Completeness condition.

If x is a yes-instance of L, then the prover can convince the verifier to accept with probability at least c.

Soundness condition.

If x is a no-instance of L, then no prover can convince the verifier to accept with probability higher than s.

The completeness and soundness parameters c,s need not be fixed constants but may instead vary as a function of the input length |x|. If these parameters are not specified then it is assumed that L admits a quantum interactive proof for some choice of c(|x|),s(|x|) for which there exists a polynomial-bounded function p(|x|) such that c-s\geq 1/p. The complexity class \mathrm{QIP} consists of all promise problems that admit quantum interactive proofs and is known to coincide with \mathrm{PSPACE} [44].

Often in the study of interactive proofs the precise values of c,s are immaterial because error-reduction procedures can be used to transform any verifier for which c-s\geq 1/p into another verifier for which c tends toward one and s tends toward zero exponentially quickly in the bit length of x. (For example, sequential repetition followed by a majority vote can be used to reduce error for \mathrm{QIP}.) For this reason, it is typical to assume without loss of generality that c,s are constants such as 2/3,1/3 or that c is exponentially close to one and s is exponentially close to zero whenever it is convenient to do so. However, it is not always clear that a given complexity class is robust with respect to the choice of c,s so it is good practice to be as inclusive as possible when defining these classes.

Interesting subclasses of \mathrm{QIP} are obtained by restricting the number of messages in the interaction between the verifier and prover. For each positive integer m, the class \mathrm{QIP}(m) consists of those problems that admit a quantum interactive proof in which the verifier exchanges no more than m messages with the prover. It is known that three messages suffice for any quantum interactive proof, so that \mathrm{QIP}=\mathrm{QIP}(3) [48], leaving a hierarchy of four classes defined by quantum interactive proofs. Fundamental complexity classes such as \mathrm{BQP} and \mathrm{QMA} can be written in this notation as \mathrm{QIP}(0) and \mathrm{QIP}(1), respectively. This hierarchy, along with other complexity classes considered in this paper, is depicted in Figure 2.

Figure 2: The quantum interactive proof hierarchy and related classes discussed in this paper. A line denotes inclusion of the lower class in the higher class. (For example, \mathrm{P} is a subset of \mathrm{NP}.) Classes for which a separability testing problem is known to be complete are in bold type.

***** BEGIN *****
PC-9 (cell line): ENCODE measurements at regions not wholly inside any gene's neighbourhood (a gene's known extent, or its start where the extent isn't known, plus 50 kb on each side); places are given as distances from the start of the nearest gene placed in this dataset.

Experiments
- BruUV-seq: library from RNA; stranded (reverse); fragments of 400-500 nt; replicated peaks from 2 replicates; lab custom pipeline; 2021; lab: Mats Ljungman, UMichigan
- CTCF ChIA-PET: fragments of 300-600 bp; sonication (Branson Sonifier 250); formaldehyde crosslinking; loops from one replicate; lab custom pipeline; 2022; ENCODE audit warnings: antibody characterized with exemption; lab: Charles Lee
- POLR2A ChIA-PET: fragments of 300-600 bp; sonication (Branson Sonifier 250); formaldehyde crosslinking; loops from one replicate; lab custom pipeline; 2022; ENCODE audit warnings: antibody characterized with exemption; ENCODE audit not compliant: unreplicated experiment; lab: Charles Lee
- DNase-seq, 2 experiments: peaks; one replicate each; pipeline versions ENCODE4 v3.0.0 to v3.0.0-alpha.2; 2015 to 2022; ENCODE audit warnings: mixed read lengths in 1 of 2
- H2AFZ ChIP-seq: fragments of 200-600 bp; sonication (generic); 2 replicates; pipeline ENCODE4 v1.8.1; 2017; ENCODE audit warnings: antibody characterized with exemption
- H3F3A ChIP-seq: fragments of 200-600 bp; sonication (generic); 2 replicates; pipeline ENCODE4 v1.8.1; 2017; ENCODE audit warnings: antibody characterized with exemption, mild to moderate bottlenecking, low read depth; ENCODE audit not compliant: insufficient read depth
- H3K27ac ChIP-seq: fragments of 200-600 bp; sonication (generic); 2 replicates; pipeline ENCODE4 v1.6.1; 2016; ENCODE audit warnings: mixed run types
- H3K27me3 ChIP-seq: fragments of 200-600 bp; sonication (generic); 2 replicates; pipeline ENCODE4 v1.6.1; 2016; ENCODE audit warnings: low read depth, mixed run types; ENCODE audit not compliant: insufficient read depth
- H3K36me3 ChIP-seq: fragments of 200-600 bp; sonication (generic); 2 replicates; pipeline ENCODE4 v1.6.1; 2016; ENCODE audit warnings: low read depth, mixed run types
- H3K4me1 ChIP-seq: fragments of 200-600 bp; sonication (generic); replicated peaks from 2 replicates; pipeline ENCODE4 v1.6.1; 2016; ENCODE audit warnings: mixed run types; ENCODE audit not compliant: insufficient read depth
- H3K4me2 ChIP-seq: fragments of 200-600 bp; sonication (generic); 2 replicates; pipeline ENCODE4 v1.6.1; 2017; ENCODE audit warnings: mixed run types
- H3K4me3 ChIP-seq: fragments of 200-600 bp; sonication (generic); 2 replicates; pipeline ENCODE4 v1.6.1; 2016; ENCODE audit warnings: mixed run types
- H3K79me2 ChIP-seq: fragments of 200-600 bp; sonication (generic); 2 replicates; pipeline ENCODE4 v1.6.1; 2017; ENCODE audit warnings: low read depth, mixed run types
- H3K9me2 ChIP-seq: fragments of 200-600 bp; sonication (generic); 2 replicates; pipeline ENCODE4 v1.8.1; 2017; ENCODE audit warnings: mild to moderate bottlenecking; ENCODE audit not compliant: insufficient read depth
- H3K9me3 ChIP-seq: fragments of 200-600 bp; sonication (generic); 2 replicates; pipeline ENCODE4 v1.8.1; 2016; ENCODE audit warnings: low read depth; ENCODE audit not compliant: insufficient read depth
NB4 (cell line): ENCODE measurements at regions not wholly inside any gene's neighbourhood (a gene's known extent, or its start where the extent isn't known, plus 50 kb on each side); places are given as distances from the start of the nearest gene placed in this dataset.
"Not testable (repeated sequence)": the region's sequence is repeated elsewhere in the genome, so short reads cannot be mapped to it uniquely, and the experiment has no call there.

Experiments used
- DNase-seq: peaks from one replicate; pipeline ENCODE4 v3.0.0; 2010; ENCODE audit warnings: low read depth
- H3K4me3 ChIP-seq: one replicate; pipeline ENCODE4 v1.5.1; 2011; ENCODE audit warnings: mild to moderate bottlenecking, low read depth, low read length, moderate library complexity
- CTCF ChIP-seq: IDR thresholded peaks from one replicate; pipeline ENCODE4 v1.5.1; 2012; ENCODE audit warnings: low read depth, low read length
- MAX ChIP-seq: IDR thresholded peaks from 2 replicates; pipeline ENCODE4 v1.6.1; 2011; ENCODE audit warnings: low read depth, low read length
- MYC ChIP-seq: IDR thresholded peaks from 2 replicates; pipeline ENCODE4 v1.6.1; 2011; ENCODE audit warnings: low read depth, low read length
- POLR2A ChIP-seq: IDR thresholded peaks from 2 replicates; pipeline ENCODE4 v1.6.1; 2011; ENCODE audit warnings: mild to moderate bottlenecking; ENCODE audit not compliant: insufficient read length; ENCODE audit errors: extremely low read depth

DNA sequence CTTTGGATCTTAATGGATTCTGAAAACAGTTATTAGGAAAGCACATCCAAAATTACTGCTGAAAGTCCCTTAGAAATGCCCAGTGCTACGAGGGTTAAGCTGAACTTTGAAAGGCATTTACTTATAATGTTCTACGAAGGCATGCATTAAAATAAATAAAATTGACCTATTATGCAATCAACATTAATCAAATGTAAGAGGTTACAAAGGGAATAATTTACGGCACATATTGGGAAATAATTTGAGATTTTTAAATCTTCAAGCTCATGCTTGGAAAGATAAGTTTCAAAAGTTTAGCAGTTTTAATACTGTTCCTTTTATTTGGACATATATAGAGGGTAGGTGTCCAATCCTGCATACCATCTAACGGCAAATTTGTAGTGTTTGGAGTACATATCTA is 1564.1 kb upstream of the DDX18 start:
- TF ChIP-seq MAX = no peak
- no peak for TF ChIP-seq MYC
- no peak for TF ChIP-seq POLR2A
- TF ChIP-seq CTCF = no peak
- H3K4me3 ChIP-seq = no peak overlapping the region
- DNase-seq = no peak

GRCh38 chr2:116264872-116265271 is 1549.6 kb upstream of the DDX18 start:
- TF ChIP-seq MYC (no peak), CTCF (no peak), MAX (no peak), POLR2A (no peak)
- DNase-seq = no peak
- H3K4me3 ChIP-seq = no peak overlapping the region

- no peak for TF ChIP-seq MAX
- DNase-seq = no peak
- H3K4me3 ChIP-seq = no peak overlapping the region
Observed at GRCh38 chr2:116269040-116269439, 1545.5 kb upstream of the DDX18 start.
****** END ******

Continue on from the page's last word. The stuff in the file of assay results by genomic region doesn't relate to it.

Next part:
A quantum interactive proof for a promise problem L is said to be statistical zero knowledge if for each yes-instance x of L the verifier learns nothing from the prover beyond the veracity of the claim “x is a yes-instance of L”. This property is formalized via a simulation-based definition of “knowledge.” The complexity class of promise problems that admit statistical zero knowledge quantum interactive proofs is called \mathrm{QSZK}. We need not concern ourselves with a precise definition of this class, since our completeness results are established by equivalence to another \mathrm{QSZK}-complete problem. The reader is referred to the seminal works in [61, 65] for more information on statistical zero knowledge quantum interactive proofs.

Other interesting variations of the quantum interactive proof model are obtained by considering multiple cooperating or competing provers. For example, one can consider a variant of \mathrm{QMA} in which k distinct and unentangled provers cooperate in order to convince the verifier to accept. The resulting complexity class is called \mathrm{QMA}(k) and is known to satisfy \mathrm{QMA}(k)=\mathrm{QMA}(2) for all integers k\geq 2 [37]. The only known bounds for \mathrm{QMA}(2) are the trivial bounds \mathrm{QMA}\subseteq\mathrm{QMA}(2)\subseteq\mathrm{NEXP}. Evidence that \mathrm{QMA}(2) is strictly larger than \mathrm{QMA} was presented in Refs. [2, 12, 6, 29, 19].

Despite the lack of any decent upper bound on \mathrm{QMA}(2), we are aware of only two problems in \mathrm{QMA}(2) that are not also known to be in \mathrm{QMA}: the pure-state N-representability problem [50] and the separable sparse Hamiltonian problem [17]. Of these, only the latter is known to be \mathrm{QMA}(2)-complete. The present paper gives another \mathrm{QMA}(2)-complete problem in Section 6.